Author’s Note: This was written a *very* long time ago, so I’ll openly admit neither the writing nor the research is up to the standards of my more recent work. However, I still love the pairing and the concept and there are still parts of it I’m very proud of, so here it is. Hope someone out there enjoys it in spite of itself. 🙂
All of the dialogue in the first scene comes from the series finale of Quantum Leap, “Mirror Image.” Other episodes referenced are “MIA” and “The Leap Home”/”The Leap Home Part II: Vietnam”. The nurses in the last section were all named after people on the C-Leapers mailing list.
April 2, 1969
That was what Mom had told her when she called to tearfully announce that Al was MIA. Her mother had been surprised at how vehemently Beth felt the loss, since only a week before she had talked of filing for divorce when Al came home. But by the end of the night, Beth had admitted that she was still in love with the daredevil pilot. So Mom told her to hold on. Hold on to that hope, that love, and it will bring him home.
“But it didn’t bring Dan Merril home,” Beth accused the empty silence around her in their bungalow. “Anne loved him more than anything, and he still died out there. How could you do this to me, Al? If you loved me as much as you said you did, how could you leave me?”
Naturally, her absent husband did not respond, but still, to Beth it felt like another betrayal–one of a long list. Already the memories that kept her holding on had begun to seem insignificant.
“I can’t hold on any longer!”
There was still no reply. Both the lawyer and the cop who had seemed to be courting her the past few days had left long ago. Dirk chased away by the over-persistent Jake, who had then mysteriously departed with muttered apologies. Now, the solitude closed in around her.
Then, there was a change in the room. Nothing looked different, but the feeling of loneliness had vanished, as if Al had just walked through that door.
If he does come back, she wondered, what will he be like? Will he still be my Al?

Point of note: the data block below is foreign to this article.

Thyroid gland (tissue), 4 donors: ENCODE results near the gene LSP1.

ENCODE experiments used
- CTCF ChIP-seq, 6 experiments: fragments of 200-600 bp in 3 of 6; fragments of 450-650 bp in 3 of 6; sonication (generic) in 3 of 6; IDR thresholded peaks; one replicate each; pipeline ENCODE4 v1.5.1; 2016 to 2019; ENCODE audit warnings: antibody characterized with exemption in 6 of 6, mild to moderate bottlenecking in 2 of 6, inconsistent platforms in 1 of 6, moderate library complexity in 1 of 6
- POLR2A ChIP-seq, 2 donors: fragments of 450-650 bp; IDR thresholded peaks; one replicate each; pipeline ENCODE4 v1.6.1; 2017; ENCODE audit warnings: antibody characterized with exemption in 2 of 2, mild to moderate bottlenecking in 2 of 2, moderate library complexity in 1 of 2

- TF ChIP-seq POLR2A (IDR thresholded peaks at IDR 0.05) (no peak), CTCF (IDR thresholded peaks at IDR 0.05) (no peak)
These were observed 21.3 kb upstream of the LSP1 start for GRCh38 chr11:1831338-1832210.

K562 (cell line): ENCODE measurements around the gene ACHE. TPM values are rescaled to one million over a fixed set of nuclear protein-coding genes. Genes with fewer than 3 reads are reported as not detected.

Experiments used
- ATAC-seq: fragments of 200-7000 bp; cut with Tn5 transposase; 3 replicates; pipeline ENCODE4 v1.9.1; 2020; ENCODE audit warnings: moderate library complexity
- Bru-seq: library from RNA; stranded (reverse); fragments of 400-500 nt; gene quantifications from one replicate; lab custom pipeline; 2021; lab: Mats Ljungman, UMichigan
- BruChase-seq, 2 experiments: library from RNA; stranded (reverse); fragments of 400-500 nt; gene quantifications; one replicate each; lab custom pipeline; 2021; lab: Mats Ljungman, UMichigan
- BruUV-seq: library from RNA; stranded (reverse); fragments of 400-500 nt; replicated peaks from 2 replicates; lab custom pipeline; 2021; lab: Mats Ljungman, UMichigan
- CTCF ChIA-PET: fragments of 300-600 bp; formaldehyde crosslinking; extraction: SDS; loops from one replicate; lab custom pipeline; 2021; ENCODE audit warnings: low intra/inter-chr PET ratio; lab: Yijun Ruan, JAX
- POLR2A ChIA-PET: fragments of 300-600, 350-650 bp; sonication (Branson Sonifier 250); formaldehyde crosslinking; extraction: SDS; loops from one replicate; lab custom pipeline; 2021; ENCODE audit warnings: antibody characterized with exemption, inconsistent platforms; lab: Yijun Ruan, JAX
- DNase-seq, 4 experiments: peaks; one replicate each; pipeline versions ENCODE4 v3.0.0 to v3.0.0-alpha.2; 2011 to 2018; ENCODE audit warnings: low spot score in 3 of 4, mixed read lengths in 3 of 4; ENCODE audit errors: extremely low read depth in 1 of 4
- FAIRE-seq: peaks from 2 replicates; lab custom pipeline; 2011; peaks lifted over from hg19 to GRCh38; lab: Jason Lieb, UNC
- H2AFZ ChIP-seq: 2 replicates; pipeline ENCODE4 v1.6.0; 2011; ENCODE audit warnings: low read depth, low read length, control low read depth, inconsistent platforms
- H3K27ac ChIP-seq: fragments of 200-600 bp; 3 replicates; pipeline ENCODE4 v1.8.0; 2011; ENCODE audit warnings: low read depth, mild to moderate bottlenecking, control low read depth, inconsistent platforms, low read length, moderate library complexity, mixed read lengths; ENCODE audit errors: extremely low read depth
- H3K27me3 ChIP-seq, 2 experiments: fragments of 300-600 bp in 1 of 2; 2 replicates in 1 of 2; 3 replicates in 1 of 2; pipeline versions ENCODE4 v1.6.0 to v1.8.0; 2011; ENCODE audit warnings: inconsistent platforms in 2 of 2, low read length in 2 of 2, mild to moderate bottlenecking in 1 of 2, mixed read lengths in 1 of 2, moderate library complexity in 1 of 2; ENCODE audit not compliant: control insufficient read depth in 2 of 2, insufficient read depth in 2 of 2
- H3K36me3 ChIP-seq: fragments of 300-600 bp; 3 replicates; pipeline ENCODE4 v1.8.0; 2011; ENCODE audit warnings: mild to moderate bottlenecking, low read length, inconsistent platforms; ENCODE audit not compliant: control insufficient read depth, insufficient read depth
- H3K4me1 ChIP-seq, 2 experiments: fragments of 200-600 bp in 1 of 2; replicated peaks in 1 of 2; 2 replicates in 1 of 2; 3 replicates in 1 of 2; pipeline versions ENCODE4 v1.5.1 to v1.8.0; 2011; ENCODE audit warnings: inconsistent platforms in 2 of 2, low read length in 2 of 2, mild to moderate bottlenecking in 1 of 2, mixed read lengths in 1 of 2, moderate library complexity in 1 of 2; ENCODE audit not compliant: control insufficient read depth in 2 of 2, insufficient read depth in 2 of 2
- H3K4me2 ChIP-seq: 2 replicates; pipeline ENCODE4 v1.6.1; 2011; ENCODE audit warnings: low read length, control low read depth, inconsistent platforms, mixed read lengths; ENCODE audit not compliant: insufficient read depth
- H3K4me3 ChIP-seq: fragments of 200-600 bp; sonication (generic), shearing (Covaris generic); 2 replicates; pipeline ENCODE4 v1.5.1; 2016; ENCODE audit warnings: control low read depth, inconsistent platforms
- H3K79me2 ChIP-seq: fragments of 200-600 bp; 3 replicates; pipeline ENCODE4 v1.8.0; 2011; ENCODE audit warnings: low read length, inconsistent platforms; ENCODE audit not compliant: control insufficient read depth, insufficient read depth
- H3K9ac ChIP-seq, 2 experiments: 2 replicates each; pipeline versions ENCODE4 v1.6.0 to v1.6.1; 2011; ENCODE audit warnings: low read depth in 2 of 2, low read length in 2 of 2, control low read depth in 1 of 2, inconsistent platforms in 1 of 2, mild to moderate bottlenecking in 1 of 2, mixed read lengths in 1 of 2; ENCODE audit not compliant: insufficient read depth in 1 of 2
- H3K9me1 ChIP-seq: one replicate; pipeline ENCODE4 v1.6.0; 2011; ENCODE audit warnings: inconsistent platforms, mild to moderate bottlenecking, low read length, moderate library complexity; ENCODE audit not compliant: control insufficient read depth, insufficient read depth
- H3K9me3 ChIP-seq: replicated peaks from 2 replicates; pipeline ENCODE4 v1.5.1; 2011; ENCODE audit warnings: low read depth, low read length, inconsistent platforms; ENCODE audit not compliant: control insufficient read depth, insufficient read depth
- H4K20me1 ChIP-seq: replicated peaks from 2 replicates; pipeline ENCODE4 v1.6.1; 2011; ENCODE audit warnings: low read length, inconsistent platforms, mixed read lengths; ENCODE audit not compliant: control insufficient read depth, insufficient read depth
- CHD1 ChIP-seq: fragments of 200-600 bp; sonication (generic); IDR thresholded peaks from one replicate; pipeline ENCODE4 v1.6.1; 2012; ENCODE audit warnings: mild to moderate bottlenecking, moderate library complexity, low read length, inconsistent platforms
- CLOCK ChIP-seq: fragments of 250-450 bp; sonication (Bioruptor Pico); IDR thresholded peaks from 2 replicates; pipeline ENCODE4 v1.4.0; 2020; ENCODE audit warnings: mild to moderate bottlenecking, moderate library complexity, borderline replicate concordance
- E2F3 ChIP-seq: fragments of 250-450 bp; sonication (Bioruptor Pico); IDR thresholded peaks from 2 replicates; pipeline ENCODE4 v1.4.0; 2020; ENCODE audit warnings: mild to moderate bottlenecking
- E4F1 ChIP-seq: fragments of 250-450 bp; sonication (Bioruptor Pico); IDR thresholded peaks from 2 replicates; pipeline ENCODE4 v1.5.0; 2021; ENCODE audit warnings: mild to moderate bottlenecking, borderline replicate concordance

He would advance in rank, no doubt. She smiled, thinking of how he had once told her that anyone with a rank above lieutenant was a horse’s ass!
Beth laughed softly, and the room seemed to hold its breath at the sound. On impulse, she stood and walked to the record player, for some reason putting on their song–“Georgia On My Mind.” She closed her eyes and Al’s presence suddenly seemed almost tangible.
Slowly she began to dance the same familiar steps they had danced together so many times before–even the first dance at their wedding. With her eyes closed, she was dancing with him again. She could feel him close to her, their hands almost touching, but for some strange reason, not quite.
And she heard his voice–that rich, rough voice that could still make her shiver. He was asking her to hold on, but in the moments of silence between his words, he was also saying goodbye.
I want you to wait for me, Beth. Don’t give up, honey. ‘Cause I’m alive out there. And the only reason I’m alive is because of our love. And someday…Oh, Beth…someday, I’m gonna come back home to you.
He kissed her, and the sensation was more real than anything else that had happened that night. She felt his lips press against her forehead, and then he was gone. Beth opened her eyes once again to the empty house.
Her hopes faded with that whisper, the echo of his goodbye still ringing in her thoughts.
Startled, she turned. There was a man standing in her house, a man she had never seen before. Amazingly, she was not afraid. Wary, but not afraid.
“Who are you? How did you get in here?”